Bussemand Gletscher in East Greenland has a mixed tidewater and land based terminus. This glacier is 50 km west of Tasiilaq and just west of Nattivit Kangertivat Fjord. In this post we compare Landsat imagery from 2000 and 2012 to determine the response of this glacier to recent climate change. Espen Olsen provided the base map below and noted that Bussemand translates to bogey man.. The first two images below are a 2000 and 2012 Landsat image. On these two images the terminus in three locations is noted. The main tidewater terminus at the orange arrows is exposing a new island or peninsula as it retreats. Two orange arrows point to small prominence’s on the side of the inlet that the glacier almost reached in 2000 and has retreated 800 m from on the west side and 400 m on the east side by 2012. At the purple arrow a new proglacial lake has formed and the terminus retreated 400 m from 2000 to 2012. At the secondary tidewater terminus the glacier has retreated 700 m from the red arrow to the yellow arrow. There are also a series of letters A-F at the same location in each image each highlighting changes. Point A denotes the expansion of a nunatak within the ice. Point B indicates the expansion of a nunatak and the lateral moraine extending from the nunatak; Point C is where an area of bedrock at the margin of the western tidewater terminus has doubled in size. Point D was a small outcrop at the edge of the glacier and is now a developing peninsula. Point E was a narrow connection to the neighboring Apuseerseerpia Glacier that is now bedrock. Point F is a location where several new bedrock knobs have emerged at the surface of the glacier. Collectively they indicate the thinning of the glacier across its entire front and several kilometers inland of the front.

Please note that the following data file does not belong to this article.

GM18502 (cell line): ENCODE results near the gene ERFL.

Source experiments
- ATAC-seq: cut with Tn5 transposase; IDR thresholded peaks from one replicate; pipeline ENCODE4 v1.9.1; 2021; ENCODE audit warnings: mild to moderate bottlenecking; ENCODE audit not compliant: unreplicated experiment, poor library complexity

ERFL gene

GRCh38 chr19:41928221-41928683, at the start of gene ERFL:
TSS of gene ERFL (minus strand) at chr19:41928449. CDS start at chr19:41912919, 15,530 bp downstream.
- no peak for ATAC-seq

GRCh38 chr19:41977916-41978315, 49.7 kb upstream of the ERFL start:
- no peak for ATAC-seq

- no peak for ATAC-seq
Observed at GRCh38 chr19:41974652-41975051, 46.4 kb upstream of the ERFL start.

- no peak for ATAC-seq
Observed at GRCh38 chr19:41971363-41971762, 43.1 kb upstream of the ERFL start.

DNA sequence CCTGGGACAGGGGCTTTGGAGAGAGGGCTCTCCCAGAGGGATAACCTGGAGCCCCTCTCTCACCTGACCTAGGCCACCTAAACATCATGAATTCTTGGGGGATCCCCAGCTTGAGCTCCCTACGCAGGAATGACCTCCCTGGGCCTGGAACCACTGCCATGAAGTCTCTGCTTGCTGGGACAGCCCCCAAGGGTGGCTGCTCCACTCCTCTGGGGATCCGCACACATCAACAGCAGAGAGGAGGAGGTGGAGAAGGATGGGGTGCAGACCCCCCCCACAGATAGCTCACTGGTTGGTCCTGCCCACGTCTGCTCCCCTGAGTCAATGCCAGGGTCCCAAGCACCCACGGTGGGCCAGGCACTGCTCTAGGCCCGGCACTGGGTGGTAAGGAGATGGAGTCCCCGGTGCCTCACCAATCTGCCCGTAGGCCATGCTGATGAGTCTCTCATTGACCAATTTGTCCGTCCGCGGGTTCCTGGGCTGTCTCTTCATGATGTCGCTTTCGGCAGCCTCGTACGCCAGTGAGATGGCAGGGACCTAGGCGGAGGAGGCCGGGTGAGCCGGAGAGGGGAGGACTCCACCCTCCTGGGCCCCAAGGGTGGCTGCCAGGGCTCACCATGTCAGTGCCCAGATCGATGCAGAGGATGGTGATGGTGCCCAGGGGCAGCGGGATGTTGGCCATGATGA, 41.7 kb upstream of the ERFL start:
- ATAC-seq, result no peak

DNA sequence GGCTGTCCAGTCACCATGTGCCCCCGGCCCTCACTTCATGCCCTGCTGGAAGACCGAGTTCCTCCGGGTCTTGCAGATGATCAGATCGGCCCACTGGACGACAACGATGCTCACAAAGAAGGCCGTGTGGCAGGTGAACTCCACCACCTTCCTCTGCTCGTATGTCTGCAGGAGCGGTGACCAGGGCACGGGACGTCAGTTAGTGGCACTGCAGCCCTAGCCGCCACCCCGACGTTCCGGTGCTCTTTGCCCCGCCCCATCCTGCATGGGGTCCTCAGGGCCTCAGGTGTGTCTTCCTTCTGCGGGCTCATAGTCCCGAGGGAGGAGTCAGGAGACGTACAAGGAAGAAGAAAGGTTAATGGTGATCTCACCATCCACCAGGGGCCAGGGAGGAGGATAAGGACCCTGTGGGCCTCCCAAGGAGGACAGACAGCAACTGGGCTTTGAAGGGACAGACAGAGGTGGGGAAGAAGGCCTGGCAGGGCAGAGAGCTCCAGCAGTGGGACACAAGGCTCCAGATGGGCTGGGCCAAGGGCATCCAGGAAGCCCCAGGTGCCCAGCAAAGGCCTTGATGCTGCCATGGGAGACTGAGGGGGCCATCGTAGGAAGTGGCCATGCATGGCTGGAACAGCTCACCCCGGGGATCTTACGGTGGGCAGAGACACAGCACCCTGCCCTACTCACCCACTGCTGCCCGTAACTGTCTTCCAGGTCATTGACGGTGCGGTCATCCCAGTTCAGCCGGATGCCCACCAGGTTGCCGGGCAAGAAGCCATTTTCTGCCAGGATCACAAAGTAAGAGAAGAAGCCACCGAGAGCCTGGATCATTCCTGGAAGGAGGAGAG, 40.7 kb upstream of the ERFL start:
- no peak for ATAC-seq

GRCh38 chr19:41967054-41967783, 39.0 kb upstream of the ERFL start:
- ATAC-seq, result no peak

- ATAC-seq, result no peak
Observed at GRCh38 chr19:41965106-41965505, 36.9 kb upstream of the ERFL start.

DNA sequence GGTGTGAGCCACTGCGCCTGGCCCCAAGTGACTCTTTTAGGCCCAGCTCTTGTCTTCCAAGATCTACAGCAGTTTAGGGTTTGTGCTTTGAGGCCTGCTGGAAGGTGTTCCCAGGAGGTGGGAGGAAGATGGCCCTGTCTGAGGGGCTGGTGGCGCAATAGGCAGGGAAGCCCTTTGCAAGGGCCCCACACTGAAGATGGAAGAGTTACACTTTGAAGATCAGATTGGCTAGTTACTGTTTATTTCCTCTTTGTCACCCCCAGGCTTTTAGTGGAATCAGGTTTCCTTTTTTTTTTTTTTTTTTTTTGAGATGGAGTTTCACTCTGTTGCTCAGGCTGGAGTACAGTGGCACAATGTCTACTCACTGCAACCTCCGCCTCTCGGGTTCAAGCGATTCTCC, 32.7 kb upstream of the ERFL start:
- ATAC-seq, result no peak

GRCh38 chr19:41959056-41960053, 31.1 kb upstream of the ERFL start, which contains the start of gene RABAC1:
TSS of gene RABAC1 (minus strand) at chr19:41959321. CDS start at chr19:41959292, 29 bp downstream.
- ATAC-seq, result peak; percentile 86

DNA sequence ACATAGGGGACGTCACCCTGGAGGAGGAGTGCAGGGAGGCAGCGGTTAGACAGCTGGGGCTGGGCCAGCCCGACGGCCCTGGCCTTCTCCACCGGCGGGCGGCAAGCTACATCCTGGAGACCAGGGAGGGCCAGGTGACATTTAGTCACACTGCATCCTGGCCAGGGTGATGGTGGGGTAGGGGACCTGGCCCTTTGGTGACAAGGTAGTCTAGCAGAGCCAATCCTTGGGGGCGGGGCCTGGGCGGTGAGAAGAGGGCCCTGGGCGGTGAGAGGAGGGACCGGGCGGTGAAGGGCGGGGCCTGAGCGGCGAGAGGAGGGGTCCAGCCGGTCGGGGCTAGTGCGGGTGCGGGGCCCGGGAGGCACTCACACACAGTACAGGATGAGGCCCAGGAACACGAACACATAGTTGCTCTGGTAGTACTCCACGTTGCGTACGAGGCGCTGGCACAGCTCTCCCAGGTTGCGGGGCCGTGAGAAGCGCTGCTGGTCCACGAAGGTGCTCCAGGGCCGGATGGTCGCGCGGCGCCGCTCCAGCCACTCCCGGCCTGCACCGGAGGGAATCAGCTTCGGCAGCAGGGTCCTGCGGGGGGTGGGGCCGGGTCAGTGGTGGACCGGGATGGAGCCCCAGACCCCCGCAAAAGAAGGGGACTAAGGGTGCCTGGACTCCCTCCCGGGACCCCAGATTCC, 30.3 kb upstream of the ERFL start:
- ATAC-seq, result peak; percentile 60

Below is a closeup of the terminus the two active calving embayments are indicated with blue arrows. As these narrow and the water depth drops, calving will be reduced. However, it is not clear that there is not embayment inland of this point where the proglacial lake is developing at the purple arrow. Note the channels for example between Kitak Island and the mainland in the first image. The retreat of this glacier follows that of other glaciers in the region big and small. Mernild et al (2012) noted the widespread retreat of many small glaciers including Mittivakkat. Larger glaciers were detailed by Bjork et al (2012), for example Apuserajik and Thrym.